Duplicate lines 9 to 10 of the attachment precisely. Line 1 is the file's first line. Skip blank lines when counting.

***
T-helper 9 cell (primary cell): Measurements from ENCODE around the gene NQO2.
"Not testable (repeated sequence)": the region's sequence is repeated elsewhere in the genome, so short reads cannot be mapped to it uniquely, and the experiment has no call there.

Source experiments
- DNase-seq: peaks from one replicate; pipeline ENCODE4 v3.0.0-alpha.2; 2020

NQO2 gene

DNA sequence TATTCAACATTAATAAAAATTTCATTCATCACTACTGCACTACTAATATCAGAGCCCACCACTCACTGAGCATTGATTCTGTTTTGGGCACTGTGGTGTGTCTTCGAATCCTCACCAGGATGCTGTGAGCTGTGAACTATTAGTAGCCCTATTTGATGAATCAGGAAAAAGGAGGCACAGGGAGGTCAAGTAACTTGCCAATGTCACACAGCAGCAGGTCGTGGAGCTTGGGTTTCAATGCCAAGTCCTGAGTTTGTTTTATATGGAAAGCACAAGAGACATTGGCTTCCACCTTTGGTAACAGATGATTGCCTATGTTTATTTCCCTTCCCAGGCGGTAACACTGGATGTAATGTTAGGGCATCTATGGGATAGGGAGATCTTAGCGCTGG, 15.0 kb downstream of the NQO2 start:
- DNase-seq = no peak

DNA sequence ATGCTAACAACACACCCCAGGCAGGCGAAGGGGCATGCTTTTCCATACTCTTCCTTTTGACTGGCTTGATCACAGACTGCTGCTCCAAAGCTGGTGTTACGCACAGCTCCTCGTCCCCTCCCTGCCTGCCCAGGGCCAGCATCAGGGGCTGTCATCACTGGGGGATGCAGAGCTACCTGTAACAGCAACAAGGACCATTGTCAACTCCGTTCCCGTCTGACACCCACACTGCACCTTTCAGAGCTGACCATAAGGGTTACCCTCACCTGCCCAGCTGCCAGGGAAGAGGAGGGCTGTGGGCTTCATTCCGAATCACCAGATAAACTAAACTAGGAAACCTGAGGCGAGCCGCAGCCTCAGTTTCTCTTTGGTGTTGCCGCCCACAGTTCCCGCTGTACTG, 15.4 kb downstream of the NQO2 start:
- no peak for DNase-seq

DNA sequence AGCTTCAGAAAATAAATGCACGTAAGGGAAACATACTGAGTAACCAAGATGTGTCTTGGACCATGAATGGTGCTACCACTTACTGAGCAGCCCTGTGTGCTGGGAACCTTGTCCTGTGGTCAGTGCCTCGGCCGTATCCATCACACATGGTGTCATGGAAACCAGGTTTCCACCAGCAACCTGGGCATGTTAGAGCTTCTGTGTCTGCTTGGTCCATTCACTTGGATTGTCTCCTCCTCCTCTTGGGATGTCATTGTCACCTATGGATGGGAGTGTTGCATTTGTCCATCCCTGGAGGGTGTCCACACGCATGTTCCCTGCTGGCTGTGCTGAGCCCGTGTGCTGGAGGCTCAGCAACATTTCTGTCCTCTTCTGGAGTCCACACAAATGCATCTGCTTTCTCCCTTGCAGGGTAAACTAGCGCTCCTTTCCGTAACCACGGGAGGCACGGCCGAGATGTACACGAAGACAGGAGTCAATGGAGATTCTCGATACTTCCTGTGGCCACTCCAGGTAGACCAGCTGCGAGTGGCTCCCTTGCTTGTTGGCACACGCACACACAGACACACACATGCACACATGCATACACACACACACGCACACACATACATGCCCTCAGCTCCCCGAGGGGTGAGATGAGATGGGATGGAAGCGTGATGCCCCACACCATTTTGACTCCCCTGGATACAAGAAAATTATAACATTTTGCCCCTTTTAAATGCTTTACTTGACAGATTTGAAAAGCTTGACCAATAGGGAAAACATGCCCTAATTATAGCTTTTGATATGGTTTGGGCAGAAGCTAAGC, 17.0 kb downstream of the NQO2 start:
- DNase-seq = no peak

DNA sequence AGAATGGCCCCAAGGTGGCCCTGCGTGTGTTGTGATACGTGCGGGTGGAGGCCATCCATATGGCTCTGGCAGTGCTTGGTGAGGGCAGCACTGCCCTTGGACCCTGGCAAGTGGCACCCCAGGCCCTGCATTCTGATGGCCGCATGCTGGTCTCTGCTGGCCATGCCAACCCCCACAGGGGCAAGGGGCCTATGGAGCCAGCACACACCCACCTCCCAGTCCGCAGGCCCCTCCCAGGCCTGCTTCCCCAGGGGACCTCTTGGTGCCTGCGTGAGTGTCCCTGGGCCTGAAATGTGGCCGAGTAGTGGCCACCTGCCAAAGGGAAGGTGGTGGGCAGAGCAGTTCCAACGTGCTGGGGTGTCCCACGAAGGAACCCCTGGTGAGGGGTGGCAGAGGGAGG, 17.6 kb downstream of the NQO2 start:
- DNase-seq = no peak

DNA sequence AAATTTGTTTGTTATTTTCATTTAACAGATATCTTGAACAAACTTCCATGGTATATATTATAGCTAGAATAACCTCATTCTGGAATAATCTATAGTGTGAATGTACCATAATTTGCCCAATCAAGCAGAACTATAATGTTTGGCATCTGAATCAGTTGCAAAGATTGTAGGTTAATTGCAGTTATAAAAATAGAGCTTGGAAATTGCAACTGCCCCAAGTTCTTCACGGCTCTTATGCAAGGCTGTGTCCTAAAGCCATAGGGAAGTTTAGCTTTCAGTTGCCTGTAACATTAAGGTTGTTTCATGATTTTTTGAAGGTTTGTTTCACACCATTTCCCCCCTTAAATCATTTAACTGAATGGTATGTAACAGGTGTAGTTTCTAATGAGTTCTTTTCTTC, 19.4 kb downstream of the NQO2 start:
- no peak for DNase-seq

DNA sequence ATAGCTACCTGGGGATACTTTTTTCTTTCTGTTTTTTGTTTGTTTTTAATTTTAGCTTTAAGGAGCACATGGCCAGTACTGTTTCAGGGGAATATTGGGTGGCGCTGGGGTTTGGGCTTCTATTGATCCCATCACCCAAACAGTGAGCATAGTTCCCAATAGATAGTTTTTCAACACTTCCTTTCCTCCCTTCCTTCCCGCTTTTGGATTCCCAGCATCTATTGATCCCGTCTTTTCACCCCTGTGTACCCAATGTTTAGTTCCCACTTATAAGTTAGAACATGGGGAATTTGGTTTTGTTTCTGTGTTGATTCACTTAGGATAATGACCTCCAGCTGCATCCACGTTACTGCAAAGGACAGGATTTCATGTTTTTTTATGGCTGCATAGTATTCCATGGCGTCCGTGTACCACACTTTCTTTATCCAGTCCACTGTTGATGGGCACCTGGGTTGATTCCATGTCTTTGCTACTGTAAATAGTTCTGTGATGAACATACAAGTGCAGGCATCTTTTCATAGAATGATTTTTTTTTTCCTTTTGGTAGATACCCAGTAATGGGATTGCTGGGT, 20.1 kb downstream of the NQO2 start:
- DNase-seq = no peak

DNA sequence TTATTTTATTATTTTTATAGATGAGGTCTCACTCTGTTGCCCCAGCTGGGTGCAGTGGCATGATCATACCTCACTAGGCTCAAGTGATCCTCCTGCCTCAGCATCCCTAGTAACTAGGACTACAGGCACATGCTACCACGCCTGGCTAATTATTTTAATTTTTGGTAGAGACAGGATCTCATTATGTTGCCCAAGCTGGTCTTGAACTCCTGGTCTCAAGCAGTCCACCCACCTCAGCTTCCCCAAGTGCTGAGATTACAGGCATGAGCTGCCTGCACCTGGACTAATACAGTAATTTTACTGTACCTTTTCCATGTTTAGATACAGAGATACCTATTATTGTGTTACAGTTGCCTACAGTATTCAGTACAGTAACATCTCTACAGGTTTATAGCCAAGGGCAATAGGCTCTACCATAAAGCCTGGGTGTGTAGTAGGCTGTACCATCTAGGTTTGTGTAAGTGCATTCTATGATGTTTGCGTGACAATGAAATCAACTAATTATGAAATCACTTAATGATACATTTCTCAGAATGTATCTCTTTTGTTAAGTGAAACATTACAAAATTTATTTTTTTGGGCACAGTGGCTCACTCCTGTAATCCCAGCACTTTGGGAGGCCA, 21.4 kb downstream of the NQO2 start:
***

- no peak for DNase-seq

DNA sequence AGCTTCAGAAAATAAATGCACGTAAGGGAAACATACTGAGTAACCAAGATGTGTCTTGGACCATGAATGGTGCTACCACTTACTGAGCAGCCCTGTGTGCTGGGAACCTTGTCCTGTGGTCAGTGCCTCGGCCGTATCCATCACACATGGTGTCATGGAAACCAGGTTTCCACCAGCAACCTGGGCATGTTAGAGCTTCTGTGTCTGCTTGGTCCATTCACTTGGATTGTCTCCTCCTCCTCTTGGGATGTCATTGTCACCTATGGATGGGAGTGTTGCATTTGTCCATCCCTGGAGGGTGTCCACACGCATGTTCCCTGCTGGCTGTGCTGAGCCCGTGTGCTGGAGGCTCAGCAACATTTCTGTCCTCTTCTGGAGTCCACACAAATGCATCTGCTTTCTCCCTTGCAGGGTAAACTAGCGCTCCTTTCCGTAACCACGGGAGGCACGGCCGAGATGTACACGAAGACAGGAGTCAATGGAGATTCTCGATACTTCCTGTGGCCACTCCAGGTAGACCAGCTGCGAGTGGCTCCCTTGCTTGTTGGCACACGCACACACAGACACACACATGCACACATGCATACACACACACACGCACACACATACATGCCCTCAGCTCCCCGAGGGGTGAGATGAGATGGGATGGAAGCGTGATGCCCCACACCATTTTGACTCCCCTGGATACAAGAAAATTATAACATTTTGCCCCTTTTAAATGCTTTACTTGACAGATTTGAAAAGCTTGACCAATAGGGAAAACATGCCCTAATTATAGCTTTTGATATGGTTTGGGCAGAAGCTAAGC, 17.0 kb downstream of the NQO2 start: